Governor Bill Lee was inaugurated as Tennessee's 50th governor

Williamson County Republican Bill Lee became Tennessee's 50th governor on Saturday, calling on the state to remember the poor and struggling as it celebrates its successes and prosperity.

Lee has appointed Bob Rolfe to continue in his role as Commissioner of TNECD. On working with Lee, Rolfe said he's "honored to serve under Governor Lee and looks forward to the great things we can accomplish under his leadership." 

Rolfe has served as TNECD commissioner since March 1, 2017.

As Gov. Lee prepares to hold hearings that will shape the first budget of his administration, Gov. Bill Lee and his finance commissioner said their estimated $37.8 billion proposal will prioritize five key areas.

Finance commissioner Stuart McWhorter said the administration’s primary focus will be K-12 education, criminal justice, mental health, health care and rural economic development.

“Those will be areas of focus and the dollars will be focused in those areas as well,” he said.

Among the notable absences on Lee’s priority list is higher education, which in recent years has seen significant investments from former Gov. Bill Haslam.

But Lee said that does not necessarily mean there will be cuts to higher education.

“We’ll have opportunity for every group, including higher ed, to provide for opportunities for cuts but also what their desires are,” he said. “There will be some investments in higher ed, we know that already.”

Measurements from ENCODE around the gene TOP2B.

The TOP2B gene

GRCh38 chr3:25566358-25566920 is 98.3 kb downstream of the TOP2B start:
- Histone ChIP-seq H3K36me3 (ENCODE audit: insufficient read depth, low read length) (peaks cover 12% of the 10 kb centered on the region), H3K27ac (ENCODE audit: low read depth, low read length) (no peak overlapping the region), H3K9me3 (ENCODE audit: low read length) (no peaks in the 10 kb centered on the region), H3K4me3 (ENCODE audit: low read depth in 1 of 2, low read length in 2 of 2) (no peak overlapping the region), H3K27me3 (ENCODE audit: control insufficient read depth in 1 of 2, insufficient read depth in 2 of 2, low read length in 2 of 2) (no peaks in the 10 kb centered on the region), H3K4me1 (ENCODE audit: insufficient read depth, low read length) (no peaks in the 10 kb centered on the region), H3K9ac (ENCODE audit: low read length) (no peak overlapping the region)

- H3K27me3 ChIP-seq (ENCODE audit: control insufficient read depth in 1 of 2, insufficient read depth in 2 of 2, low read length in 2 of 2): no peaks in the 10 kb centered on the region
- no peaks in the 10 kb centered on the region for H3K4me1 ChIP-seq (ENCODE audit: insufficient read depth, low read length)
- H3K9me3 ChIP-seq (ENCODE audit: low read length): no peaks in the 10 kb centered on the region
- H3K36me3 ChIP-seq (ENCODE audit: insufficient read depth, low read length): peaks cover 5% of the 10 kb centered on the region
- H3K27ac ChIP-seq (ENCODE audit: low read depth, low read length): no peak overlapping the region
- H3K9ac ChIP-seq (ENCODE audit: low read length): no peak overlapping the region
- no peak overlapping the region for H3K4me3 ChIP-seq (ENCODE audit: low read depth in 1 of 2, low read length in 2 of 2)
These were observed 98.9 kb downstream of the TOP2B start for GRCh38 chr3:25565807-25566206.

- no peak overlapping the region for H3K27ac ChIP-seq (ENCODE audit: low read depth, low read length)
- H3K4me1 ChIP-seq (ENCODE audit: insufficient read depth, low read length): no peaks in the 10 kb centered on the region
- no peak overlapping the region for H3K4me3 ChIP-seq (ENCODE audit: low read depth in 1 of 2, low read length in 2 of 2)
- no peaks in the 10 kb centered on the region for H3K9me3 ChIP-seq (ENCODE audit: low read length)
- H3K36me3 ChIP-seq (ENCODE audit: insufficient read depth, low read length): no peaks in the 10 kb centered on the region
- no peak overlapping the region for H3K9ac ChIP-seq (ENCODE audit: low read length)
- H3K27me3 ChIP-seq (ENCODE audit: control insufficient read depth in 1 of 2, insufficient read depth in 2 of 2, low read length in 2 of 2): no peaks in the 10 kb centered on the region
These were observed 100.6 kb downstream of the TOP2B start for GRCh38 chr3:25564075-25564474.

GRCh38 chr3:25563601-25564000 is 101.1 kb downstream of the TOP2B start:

When asked if he would take a similar approach to other recent governors, who outright discounted the idea of making any cuts to K-12 education, Lee said, “Every department would have opportunities in places where you could cut and you could add at the same time.”

Lee spokeswoman Laine Arnold later clarified the governor was not eyeing an overall reduction for K-12 education.

Beyond possibly bolstering funding for their areas of primary focus, Lee and McWhorter said they plan on adding more to the state’s reserves, known as the Rainy Day Fund.

“We don’t anticipate anything negative coming down the pike but we also are preparing for slow growth,” said McWhorter, who noted that economists “feel that is likely to occur.”

Although Lee’s first budget is set to be a slight increase over Haslam’s $37.8 billion final budget, overall, McWhorter said the administration did not have a goal of increasing the budget each year.

“Historically it’s grown. That’s a function primarily of economic growth,” said McWhorter. “As long as Tennessee continues to attract spending — the state collects those dollars — it will just continue to grow.”

All 23 departments are supposed to outline their budget requests in the coming days. Lee said he would be asking each state agency to identify 2 percent of its budget available for cuts. Such cuts may not necessarily be made, Lee said.

Lee’s budget is expected to be finalized by Feb. 8. He is set to address the legislature for his first State of the State address on March 4.

Source: Knoxville News Sent Joel Ebert

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Published January 25, 2019